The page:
UK Spring Budget 2024 Summary

Date 13/03/2024
5 minutes to read

Chancellor Jeremy Hunt delivered his Spring Budget on Wednesday 6 March. The key theme was growth, with the long-term development of the economy and growing the workforce (via tax changes to ‘make work pay’) as the headline announcements.

The economic backdrop was difficult for the Chancellor with recent confirmation that the UK was technically in recession. However, the Chancellor’s focus was positive, centring on the progress made in reducing inflation from 11% to 4%, with the Office for Budget Responsibility forecasting a further fall to 2% by quarter 2, 2024. Reducing inflation has been the Government’s stated priority in recent times and so this news represented welcome relief from an otherwise gloomy financial position. The hope is that with inflation falling back to its target level, the groundwork is laid for other economic matters to improve.

From an offshore perspective there was a very significant announcement, with confirmation of changes to the current tax regime for ‘non-dom’ taxpayers. These are individuals who are UK resident but neither domiciled nor deemed domiciled in the UK. This group of taxpayers is relatively small in number in the overall context of the UK taxpaying population, but nonetheless important given the amount of tax they collectively pay. Full details of the changes announced can be found in this article which also includes our comment on the likely impact of the changes and some of the options available for those affected. 

Specific Matters

There were a number of key announcements which were collectively presented as tax cutting measures. This was expected given the forthcoming General Election in the UK. However, one important matter was not addressed directly by the Chancellor, being a continuation of the policy of freezing the level of the personal income tax allowance. Over time, as the impact of inflation is factored in, this ‘fiscal drag’ will likely mean more tax being paid by the average UK household despite the changes announced.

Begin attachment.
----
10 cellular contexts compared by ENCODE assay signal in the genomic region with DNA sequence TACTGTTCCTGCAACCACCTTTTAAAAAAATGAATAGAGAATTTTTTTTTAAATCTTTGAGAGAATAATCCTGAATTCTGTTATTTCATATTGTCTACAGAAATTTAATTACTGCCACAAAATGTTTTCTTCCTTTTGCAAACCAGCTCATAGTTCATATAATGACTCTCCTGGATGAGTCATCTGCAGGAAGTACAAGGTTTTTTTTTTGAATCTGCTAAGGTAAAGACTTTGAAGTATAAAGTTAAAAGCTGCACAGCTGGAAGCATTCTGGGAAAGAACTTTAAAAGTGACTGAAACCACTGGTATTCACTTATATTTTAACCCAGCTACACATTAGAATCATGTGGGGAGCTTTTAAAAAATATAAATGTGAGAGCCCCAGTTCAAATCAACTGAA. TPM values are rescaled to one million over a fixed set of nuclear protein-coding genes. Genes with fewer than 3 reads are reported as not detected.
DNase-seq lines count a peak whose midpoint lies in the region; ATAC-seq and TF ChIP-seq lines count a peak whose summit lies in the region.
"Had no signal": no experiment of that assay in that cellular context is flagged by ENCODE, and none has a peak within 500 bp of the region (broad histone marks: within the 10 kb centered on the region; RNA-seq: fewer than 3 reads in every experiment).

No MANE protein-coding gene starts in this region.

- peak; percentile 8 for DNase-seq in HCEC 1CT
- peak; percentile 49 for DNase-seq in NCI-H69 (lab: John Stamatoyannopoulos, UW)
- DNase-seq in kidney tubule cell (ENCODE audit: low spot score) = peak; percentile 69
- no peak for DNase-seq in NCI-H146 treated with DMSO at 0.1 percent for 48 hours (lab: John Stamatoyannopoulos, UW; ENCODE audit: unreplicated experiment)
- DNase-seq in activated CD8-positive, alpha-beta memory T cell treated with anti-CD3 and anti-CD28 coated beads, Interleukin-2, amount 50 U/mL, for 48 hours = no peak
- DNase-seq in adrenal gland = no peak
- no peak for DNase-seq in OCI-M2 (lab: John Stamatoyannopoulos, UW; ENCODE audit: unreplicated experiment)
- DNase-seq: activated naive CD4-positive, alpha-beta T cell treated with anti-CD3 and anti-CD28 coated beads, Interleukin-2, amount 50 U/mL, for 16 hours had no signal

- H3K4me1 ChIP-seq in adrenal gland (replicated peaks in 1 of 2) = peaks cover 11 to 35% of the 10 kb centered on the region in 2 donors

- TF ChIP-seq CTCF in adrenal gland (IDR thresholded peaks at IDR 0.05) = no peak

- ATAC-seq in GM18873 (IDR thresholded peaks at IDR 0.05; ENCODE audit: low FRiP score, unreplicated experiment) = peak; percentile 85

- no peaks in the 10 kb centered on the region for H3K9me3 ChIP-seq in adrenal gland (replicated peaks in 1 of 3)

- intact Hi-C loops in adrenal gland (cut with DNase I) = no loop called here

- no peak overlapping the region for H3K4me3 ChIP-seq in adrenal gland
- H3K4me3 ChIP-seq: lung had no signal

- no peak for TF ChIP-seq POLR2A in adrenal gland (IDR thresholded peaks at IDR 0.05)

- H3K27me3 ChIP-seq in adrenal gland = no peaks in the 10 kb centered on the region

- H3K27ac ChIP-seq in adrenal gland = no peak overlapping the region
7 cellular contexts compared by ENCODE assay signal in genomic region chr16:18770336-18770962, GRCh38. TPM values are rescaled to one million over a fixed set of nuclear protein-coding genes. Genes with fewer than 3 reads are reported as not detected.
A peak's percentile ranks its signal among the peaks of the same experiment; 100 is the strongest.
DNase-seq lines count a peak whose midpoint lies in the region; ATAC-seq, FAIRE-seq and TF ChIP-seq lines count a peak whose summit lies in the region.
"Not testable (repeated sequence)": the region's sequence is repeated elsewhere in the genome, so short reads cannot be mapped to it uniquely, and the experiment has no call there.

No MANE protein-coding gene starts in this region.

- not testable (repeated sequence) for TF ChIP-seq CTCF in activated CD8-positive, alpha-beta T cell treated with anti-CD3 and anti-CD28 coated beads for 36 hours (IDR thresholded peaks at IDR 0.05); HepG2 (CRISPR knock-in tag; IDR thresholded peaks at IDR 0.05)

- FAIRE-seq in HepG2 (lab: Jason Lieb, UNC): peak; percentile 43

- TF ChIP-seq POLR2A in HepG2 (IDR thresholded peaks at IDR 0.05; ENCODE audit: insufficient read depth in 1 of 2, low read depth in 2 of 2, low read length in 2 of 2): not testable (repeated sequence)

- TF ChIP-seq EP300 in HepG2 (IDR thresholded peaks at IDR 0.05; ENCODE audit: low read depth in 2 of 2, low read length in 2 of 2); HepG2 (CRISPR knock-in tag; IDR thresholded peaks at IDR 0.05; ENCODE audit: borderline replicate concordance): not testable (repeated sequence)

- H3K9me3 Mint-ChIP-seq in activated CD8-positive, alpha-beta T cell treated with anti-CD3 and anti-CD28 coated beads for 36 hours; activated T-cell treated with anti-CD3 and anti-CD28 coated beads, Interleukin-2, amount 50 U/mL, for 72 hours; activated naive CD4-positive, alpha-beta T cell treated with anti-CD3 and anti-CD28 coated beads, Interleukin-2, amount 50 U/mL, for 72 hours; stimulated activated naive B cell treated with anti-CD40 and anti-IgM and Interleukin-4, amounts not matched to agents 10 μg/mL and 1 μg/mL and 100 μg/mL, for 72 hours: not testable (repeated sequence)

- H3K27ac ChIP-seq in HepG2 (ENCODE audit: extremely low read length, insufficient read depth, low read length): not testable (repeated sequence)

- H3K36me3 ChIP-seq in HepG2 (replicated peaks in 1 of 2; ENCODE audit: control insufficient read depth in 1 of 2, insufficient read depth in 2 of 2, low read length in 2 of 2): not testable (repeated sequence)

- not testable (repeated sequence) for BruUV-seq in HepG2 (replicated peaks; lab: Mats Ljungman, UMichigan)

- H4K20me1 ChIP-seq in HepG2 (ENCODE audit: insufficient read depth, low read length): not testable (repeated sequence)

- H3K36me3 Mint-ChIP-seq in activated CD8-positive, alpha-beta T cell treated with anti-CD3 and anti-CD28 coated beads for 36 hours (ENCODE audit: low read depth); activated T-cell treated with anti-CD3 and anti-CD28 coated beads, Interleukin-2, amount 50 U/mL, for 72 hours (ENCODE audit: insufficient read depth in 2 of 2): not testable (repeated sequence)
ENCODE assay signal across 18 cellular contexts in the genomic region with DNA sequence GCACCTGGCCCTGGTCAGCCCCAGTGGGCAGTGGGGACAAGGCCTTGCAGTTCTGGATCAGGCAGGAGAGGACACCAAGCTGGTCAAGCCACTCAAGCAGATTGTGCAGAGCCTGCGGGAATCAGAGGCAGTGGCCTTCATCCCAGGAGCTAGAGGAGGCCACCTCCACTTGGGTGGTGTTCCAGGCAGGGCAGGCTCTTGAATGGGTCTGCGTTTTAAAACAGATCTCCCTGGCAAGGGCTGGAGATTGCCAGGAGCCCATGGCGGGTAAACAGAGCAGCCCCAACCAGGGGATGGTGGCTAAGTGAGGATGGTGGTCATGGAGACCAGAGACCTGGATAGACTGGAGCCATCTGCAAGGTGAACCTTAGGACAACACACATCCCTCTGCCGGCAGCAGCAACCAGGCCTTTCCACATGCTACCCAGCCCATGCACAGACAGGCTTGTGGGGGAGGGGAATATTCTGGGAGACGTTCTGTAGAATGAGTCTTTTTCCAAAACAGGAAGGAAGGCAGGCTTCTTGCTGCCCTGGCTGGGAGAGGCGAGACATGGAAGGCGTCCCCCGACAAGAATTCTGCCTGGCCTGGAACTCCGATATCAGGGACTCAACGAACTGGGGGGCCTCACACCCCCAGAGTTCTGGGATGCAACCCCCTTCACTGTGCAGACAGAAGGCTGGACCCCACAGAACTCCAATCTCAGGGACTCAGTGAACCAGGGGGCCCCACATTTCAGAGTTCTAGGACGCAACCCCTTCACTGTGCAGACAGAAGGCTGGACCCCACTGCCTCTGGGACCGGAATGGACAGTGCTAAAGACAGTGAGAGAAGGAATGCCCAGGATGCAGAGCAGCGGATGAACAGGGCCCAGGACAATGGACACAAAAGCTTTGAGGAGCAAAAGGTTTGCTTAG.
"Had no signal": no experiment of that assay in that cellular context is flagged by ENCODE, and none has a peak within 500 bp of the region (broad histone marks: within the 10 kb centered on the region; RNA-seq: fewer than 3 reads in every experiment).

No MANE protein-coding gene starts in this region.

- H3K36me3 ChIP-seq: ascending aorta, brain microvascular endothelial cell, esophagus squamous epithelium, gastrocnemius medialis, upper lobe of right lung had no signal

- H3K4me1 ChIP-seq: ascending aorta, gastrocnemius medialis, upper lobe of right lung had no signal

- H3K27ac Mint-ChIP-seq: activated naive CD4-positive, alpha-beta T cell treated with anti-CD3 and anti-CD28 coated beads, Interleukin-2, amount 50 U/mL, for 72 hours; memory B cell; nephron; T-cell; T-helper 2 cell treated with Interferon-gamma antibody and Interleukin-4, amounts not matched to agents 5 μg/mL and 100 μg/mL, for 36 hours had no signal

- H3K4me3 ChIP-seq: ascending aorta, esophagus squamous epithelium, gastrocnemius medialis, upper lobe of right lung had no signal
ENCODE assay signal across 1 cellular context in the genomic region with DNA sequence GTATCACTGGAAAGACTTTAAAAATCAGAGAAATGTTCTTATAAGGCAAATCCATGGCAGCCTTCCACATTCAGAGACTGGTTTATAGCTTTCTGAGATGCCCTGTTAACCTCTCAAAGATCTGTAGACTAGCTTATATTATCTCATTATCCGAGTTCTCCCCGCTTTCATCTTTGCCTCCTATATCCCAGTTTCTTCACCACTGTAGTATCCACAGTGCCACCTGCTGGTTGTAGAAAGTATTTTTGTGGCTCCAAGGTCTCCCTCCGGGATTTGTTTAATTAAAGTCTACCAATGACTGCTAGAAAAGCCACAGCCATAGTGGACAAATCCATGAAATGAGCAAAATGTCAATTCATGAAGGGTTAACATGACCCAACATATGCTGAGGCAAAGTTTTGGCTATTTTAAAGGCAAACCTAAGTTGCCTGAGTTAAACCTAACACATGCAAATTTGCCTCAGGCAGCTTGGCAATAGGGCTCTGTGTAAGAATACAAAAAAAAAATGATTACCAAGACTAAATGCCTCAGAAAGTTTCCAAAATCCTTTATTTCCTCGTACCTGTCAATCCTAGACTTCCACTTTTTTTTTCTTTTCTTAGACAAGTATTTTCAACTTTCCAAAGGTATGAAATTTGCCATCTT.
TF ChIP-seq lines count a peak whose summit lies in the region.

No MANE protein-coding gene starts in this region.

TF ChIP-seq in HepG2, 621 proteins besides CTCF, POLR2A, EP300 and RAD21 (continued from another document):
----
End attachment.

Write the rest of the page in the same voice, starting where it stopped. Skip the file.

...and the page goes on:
Details of the key measures announced are set out below. 


  • National Insurance (NI) rates are to be cut from 6 April 2024 for employees with a decrease from 10% to 8% and for self-employed workers a decrease from 9% to 6% (after factoring in a previously confirmed reduction).  It is estimated that the cut will be worth about £450 per annum to someone on a £35,000 full-time salary. This rate reduction, together with the Chancellor’s comments regarding the ‘unfairness’ of NI in its application, suggested a leaning towards the eventual abolition of NI in the UK altogether. However, with a General Election looming in the UK, these comments were widely taken as political positioning rather than a firm indication of policy change
  • Capital Gains Tax rate for residential property gains will be reduced from 28% to 24%. This reduction was announced with reference to the ‘Laffer Curve’, an economic model which suggests that despite a lower rate of tax applying, more tax would be generated for the Government overall as the lower rate would lead to an increase in chargeable property sales
  • The launch of a new UK ISA, with a £5,000 tax free allowance (in addition to the existing ISA allowances) to encourage investment in UK assets
  • Abolition of the Furnished Holiday Lettings tax regime to encourage property owners to let their properties for longer term rental to provide more housing availability